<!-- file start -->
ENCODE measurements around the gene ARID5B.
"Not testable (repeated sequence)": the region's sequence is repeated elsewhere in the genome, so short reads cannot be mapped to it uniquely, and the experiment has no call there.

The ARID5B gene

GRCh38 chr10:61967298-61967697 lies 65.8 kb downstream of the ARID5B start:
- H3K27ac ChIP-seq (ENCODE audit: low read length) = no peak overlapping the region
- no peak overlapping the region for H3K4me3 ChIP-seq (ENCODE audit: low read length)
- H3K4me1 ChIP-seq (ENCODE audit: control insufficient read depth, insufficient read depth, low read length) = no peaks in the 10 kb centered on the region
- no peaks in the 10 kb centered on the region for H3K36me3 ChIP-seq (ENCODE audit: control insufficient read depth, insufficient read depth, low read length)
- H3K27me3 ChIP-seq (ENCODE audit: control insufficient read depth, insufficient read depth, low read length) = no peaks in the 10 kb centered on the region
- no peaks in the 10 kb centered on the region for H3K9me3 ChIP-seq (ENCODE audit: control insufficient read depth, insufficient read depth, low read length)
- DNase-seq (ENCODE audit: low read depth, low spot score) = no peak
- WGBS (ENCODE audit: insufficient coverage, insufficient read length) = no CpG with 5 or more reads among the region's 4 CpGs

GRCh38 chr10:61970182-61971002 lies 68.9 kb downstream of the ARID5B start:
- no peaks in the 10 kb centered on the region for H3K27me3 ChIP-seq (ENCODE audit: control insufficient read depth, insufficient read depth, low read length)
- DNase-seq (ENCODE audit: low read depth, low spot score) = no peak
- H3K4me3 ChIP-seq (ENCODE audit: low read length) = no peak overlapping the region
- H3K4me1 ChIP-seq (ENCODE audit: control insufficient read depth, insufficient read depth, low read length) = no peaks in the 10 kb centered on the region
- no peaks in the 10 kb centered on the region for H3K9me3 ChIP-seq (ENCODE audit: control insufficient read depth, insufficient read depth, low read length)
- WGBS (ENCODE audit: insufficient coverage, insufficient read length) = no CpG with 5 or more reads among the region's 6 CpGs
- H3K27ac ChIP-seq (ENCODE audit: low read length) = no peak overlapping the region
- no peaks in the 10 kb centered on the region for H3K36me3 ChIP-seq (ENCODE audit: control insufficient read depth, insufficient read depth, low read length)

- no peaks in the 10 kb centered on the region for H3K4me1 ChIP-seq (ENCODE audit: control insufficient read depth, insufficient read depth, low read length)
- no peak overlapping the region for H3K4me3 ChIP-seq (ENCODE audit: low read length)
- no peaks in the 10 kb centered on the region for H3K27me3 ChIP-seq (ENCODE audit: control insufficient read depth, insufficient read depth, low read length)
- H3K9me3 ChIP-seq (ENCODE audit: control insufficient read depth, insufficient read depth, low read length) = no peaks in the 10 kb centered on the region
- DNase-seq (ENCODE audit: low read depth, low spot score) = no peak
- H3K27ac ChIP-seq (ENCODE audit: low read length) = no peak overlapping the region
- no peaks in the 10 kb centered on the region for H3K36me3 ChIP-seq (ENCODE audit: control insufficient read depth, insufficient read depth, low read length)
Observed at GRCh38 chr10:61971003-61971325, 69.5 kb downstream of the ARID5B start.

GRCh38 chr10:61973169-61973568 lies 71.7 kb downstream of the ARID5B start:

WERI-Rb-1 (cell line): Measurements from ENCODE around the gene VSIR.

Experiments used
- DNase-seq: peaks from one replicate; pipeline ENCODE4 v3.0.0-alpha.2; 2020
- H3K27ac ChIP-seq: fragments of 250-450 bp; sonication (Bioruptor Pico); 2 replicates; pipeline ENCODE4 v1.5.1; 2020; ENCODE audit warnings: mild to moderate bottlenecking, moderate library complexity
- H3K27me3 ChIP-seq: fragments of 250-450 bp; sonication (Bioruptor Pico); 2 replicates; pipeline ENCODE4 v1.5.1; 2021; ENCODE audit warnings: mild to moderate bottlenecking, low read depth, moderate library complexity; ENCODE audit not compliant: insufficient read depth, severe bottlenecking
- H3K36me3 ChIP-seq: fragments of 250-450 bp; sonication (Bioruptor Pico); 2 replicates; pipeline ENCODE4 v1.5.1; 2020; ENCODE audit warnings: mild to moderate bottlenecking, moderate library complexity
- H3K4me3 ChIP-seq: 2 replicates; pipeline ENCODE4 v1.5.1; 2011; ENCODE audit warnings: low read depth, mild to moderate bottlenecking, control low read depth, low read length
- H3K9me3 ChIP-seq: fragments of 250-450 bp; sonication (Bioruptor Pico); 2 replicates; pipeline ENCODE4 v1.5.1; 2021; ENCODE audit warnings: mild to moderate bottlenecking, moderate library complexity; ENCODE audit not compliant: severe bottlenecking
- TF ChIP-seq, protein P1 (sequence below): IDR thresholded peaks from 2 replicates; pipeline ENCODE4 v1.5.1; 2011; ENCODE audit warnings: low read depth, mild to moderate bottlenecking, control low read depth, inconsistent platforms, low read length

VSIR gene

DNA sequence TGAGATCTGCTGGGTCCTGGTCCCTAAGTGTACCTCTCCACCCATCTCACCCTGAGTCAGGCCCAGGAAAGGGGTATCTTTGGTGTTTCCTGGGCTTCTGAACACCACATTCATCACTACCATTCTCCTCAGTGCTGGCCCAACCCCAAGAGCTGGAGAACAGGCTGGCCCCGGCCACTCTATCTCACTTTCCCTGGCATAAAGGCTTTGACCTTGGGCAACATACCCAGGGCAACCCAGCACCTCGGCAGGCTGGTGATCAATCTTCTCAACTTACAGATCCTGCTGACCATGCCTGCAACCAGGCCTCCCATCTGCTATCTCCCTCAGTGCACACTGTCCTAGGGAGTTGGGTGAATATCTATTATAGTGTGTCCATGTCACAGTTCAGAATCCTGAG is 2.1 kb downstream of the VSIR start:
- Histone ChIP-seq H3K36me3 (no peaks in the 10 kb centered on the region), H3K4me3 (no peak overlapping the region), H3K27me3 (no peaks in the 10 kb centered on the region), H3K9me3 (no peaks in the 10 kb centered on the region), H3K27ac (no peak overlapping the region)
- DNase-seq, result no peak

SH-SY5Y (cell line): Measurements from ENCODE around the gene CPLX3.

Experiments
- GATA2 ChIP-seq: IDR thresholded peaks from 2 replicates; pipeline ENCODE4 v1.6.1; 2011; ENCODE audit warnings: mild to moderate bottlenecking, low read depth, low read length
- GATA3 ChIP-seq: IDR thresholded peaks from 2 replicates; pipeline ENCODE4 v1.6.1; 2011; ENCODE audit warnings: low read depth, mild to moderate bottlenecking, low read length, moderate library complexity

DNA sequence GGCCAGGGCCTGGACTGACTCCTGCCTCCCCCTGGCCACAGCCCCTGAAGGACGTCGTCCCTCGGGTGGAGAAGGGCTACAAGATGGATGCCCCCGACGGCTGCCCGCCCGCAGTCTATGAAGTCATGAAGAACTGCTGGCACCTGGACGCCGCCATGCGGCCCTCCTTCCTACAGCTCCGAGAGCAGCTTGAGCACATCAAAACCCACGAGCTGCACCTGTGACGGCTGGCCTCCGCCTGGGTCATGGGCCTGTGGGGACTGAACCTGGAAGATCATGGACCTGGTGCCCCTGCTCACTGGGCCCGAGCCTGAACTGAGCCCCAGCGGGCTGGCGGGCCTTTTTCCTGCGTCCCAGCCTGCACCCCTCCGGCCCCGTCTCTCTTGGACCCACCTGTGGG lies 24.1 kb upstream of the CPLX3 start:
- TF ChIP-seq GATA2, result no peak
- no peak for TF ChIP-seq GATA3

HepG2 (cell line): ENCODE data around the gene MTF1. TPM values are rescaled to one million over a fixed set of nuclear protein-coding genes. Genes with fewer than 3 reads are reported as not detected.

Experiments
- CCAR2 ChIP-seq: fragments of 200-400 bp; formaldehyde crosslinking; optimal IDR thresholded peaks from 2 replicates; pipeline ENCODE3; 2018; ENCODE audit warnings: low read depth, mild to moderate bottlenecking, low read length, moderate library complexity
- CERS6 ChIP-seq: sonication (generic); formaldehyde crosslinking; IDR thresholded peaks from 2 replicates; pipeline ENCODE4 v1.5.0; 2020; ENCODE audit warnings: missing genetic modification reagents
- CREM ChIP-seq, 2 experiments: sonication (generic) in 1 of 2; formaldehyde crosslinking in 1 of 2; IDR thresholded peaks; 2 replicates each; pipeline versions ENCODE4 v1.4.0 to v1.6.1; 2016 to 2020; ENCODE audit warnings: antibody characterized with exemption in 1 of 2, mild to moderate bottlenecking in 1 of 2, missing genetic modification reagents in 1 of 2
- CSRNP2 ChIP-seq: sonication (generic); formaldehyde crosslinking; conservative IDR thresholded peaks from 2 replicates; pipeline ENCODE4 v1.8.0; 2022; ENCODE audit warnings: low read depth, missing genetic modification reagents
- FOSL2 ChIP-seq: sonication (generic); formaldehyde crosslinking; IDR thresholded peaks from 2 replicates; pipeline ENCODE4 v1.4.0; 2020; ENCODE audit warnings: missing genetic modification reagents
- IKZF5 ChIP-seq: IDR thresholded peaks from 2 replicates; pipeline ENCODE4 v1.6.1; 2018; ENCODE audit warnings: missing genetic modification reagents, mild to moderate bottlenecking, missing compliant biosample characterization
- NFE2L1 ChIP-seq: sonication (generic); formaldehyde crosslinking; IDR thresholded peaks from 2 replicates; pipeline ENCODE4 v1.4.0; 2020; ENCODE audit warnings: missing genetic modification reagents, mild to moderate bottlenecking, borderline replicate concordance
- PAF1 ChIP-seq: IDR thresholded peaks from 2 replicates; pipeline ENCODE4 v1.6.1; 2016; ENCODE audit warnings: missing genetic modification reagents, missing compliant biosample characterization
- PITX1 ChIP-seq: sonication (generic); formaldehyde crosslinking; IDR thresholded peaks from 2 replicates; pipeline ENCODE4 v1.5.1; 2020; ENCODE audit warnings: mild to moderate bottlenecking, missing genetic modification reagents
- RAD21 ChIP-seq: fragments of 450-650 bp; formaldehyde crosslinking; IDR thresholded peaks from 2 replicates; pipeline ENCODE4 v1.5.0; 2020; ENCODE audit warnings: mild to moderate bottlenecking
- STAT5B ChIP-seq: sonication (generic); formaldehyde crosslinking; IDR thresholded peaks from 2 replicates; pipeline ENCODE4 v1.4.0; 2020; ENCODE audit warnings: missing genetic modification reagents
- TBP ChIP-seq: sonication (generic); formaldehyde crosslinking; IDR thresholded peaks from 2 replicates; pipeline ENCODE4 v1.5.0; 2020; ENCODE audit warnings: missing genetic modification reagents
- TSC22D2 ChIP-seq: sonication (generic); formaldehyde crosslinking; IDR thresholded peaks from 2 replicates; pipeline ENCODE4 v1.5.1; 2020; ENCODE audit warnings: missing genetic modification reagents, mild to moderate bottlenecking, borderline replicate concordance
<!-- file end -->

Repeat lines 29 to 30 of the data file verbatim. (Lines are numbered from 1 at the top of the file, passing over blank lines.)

Observed at GRCh38 chr10:61971003-61971325, 69.5 kb downstream of the ARID5B start.

GRCh38 chr10:61973169-61973568 lies 71.7 kb downstream of the ARID5B start: